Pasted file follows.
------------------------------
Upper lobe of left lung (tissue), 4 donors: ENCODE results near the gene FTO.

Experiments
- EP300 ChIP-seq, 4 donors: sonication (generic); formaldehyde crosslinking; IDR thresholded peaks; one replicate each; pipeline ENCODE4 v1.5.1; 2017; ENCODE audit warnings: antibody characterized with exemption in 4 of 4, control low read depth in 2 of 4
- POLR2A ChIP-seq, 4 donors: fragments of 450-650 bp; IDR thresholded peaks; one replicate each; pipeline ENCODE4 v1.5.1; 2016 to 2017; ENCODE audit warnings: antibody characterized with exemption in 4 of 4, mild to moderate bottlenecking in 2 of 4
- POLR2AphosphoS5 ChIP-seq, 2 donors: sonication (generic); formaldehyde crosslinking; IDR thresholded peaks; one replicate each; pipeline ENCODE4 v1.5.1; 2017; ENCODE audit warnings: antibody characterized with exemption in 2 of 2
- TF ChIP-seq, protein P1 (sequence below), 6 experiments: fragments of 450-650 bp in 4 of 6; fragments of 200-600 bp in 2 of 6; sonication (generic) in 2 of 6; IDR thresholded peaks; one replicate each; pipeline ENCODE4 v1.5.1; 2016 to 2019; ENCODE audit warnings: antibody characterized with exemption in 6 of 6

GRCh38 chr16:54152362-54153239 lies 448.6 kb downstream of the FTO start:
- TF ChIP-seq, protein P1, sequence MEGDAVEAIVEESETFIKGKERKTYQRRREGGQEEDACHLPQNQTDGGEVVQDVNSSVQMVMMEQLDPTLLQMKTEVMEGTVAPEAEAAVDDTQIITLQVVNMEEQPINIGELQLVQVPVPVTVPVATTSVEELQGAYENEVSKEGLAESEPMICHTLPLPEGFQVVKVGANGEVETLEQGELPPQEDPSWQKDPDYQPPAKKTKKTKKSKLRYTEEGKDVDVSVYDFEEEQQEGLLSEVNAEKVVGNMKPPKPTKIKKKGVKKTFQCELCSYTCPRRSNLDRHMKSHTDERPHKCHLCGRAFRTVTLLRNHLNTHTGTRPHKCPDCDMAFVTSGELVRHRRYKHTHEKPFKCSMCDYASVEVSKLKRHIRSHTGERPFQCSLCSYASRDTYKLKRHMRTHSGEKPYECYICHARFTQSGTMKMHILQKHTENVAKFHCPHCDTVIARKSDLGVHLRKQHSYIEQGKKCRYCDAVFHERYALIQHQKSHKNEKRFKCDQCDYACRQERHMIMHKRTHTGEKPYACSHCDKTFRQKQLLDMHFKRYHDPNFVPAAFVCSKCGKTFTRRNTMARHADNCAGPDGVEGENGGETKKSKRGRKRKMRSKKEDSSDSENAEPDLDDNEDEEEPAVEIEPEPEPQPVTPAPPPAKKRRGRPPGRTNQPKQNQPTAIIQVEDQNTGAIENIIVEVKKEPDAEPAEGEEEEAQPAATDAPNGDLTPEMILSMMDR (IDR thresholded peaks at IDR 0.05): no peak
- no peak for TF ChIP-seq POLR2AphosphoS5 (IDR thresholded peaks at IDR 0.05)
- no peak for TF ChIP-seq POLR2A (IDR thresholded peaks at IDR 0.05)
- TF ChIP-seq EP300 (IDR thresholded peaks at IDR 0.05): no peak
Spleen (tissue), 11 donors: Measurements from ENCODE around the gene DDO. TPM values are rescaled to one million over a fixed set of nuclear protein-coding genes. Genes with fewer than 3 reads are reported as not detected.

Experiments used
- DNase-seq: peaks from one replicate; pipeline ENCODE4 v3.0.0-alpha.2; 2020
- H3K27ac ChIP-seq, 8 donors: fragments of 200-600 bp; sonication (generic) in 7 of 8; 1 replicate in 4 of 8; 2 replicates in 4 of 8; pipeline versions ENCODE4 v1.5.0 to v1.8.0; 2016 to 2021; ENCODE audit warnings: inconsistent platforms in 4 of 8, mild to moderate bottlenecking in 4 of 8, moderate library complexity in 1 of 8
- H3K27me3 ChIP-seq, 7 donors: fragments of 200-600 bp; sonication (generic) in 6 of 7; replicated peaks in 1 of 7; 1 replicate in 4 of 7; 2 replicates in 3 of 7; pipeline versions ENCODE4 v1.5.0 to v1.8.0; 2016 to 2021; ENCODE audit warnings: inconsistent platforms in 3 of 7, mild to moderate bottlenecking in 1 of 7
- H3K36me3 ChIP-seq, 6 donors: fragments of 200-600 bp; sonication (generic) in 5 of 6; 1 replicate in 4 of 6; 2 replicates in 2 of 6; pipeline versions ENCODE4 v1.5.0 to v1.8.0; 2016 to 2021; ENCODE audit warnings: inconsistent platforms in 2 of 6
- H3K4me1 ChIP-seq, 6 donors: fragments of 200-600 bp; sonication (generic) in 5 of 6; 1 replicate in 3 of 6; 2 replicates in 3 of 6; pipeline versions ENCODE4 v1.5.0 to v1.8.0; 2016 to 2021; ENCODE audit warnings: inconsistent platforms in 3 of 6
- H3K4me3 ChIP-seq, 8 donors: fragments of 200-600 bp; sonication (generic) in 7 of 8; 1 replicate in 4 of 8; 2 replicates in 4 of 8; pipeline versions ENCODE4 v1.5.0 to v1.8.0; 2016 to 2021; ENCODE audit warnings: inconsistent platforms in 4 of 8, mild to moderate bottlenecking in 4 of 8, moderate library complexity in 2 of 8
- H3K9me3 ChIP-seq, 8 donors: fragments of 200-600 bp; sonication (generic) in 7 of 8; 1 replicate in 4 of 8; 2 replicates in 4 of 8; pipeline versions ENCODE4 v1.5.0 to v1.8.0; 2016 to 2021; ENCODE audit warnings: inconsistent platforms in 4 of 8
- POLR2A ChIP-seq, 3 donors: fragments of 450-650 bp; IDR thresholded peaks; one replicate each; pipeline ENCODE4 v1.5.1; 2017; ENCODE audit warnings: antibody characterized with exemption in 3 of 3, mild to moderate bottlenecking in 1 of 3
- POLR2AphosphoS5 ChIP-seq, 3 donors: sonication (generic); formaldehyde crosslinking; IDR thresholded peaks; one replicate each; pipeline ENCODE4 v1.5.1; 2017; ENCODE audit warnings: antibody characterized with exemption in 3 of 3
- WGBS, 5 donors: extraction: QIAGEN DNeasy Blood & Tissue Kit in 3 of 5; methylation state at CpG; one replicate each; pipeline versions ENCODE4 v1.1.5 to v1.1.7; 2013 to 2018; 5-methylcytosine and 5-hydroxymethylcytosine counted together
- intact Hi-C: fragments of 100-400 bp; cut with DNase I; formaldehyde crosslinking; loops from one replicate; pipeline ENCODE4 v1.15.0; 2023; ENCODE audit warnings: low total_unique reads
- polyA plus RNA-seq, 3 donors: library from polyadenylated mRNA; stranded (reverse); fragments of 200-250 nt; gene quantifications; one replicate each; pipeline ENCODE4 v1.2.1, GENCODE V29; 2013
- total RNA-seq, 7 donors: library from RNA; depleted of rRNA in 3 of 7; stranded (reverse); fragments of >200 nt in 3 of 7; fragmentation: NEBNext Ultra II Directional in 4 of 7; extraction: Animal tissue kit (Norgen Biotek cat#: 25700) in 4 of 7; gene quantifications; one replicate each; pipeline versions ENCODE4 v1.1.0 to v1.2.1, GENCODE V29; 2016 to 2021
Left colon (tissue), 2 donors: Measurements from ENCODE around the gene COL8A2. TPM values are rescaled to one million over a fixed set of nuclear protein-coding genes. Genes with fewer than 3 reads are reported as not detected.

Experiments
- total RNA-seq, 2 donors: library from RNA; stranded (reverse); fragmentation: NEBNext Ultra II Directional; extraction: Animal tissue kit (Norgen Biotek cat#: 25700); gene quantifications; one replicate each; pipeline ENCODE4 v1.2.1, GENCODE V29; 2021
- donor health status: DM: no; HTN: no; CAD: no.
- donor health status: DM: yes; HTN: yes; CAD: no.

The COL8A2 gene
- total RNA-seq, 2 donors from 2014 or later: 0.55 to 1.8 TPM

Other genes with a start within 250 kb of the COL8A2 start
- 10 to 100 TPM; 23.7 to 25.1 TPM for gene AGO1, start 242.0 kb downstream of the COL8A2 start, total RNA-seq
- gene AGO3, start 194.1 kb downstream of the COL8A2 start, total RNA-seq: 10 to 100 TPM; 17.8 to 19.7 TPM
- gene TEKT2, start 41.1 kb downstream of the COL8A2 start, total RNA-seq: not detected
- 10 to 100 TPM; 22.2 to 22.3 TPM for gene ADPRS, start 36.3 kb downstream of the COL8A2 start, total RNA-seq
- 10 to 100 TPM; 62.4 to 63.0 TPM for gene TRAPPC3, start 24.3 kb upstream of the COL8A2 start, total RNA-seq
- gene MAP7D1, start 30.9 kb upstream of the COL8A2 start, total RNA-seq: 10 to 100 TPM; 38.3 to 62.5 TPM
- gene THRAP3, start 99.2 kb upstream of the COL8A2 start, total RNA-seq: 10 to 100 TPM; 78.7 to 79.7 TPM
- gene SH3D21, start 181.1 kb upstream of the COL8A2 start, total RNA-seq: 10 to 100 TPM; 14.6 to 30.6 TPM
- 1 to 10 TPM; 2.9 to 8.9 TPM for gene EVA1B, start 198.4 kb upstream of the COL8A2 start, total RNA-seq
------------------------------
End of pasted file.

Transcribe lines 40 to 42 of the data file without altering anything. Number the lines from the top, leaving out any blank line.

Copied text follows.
- gene MAP7D1, start 30.9 kb upstream of the COL8A2 start, total RNA-seq: 10 to 100 TPM; 38.3 to 62.5 TPM
- gene THRAP3, start 99.2 kb upstream of the COL8A2 start, total RNA-seq: 10 to 100 TPM; 78.7 to 79.7 TPM
- gene SH3D21, start 181.1 kb upstream of the COL8A2 start, total RNA-seq: 10 to 100 TPM; 14.6 to 30.6 TPM